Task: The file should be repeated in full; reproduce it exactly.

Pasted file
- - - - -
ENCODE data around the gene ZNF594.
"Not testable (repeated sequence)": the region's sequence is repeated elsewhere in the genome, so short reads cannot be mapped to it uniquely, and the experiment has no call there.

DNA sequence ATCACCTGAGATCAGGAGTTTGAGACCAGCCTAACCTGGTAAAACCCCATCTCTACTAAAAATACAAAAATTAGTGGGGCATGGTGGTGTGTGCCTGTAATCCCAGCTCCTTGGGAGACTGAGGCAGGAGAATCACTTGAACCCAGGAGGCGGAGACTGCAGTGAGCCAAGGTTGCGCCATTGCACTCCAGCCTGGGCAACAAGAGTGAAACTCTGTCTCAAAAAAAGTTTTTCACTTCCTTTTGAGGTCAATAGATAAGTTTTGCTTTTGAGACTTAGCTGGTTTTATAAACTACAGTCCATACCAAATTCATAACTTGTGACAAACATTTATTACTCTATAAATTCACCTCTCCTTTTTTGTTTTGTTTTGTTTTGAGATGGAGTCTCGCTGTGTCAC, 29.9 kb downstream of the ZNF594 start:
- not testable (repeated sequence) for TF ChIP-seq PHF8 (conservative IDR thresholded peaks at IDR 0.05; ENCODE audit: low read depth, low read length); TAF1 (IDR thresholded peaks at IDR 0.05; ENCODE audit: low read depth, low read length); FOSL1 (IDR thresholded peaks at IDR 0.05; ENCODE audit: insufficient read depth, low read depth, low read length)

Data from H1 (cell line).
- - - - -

ENCODE data around the gene ZNF594.
"Not testable (repeated sequence)": the region's sequence is repeated elsewhere in the genome, so short reads cannot be mapped to it uniquely, and the experiment has no call there.

DNA sequence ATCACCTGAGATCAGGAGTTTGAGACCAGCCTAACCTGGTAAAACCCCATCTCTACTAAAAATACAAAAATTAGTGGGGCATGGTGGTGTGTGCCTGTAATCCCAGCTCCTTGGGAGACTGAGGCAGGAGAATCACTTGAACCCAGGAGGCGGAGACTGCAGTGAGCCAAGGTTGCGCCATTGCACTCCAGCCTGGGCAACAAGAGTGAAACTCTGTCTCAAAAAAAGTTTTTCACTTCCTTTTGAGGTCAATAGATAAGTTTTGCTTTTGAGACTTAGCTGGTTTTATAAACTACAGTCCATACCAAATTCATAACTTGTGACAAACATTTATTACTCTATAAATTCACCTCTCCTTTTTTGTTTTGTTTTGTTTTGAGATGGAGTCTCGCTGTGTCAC, 29.9 kb downstream of the ZNF594 start:
- not testable (repeated sequence) for TF ChIP-seq PHF8 (conservative IDR thresholded peaks at IDR 0.05; ENCODE audit: low read depth, low read length); TAF1 (IDR thresholded peaks at IDR 0.05; ENCODE audit: low read depth, low read length); FOSL1 (IDR thresholded peaks at IDR 0.05; ENCODE audit: insufficient read depth, low read depth, low read length)

Data from H1 (cell line).